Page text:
Consumer Spending Down On Housing Market
Uneven economic growth slows spending
The Deloitte Consumer Spending Index had it s its third straight month of decline in July, due in large part to weakness in the housing market.
“Real home prices had briefly picked up due to demand fueled by tax credits for home buyers, but prices have resumed their downward trend following the expiration of those credits and the housing market is now the biggest drag on the Index,” said Carl Steidtmann, chief economist with Deloitte Research, a part of Deloitte Services LP, and author of the monthly Index.
“Looking at other components of the Index in July, we see that tax rates, which had declined sharply during the recession, have basically held steady since the start of this year. Real earnings ticked up slightly, following five consecutive declines,” said Steidtmann.
The index, made up of four components, tax burden, initial unemployment claims, real wages and real home prices, feel to 4.45 percent, from an upwardly revised gain of 4.63 percent a month ago.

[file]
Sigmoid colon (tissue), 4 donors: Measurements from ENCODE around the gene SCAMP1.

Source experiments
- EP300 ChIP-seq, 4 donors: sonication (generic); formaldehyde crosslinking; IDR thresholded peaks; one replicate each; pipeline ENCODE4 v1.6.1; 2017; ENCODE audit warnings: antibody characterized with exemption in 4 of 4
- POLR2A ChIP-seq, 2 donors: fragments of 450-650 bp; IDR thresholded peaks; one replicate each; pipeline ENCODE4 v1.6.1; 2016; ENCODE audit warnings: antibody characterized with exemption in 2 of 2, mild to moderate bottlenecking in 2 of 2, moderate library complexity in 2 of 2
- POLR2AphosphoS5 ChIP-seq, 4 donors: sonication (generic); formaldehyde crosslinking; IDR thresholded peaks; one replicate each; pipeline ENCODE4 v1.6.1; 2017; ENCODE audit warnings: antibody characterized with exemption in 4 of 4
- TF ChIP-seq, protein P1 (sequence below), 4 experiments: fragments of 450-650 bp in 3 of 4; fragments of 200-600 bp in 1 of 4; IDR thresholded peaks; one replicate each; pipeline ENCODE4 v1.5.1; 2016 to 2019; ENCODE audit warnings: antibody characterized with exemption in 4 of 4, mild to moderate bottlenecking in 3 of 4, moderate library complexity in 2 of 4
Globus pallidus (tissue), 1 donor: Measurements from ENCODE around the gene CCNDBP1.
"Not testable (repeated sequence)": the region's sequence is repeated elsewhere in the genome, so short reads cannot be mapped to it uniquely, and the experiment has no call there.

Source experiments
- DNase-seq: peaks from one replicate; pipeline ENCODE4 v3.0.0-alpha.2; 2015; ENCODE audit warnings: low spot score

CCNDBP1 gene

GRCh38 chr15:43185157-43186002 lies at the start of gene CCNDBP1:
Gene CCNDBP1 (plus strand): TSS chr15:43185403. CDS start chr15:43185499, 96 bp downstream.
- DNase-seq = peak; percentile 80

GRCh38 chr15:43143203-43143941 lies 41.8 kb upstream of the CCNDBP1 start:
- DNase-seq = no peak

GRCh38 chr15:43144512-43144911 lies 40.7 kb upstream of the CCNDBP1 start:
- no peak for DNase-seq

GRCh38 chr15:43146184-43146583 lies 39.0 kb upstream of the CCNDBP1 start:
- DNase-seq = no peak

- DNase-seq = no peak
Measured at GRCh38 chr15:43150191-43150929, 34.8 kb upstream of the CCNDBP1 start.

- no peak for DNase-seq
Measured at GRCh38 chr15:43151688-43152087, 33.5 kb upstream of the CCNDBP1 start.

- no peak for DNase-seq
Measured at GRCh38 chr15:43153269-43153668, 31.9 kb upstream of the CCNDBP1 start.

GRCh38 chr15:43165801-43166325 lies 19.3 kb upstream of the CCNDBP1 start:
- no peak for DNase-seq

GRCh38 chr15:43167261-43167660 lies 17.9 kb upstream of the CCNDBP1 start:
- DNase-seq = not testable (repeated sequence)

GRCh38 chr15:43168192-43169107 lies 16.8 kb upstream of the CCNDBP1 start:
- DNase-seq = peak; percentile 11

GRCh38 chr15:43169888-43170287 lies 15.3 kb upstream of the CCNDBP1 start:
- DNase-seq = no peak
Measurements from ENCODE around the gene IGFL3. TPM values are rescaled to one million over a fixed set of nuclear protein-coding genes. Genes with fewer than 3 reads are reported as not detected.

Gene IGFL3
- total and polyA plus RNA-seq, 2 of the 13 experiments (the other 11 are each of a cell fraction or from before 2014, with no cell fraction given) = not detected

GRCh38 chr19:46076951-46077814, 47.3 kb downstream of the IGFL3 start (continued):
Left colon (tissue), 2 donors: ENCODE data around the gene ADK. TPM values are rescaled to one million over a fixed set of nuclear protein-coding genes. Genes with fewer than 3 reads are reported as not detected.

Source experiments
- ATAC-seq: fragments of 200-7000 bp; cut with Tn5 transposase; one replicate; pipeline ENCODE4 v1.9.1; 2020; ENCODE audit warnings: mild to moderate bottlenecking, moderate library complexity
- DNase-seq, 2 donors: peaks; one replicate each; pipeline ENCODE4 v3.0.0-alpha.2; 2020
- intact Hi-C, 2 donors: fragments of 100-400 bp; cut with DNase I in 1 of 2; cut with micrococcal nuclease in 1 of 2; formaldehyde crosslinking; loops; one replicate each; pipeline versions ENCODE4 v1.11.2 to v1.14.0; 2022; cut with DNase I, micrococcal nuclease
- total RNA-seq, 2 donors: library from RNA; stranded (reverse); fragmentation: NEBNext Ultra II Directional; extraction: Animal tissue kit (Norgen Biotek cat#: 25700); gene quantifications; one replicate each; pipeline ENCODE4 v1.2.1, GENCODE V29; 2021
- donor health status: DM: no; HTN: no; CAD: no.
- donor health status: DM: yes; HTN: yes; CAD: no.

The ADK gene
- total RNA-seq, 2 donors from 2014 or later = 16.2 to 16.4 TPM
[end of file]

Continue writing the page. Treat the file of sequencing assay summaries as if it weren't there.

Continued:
“American households continue to be cautious about spending while economic growth continues to be uneven,” said Alison Paul, vice chairman and Deloitte’s retail leader in the United States.
“At the same time, consumers economized over the past two years and likely have pent up demand for goods they have foregone. Retailers should consider strategies to stay nimble amid shifts in consumer behavior in the months ahead. Customer data and business analytics may be particularly valuable for retailers to hone pricing, merchandise and promotions that attract their target consumers.”
Highlights of the index include:
*Initial unemployment claims fell for the seventh consecutive month, but the year-over-year declines are lessening. Unemployment claims peaked in the spring of 2009. While claims are still high, they are down nearly a third from their peak.
*Real home prices have fallen for two consecutive months. Home buying activity has declined in recent months due to the ending of the tax credit. Prices are likely to remain depressed for a while longer until demand strengthens again.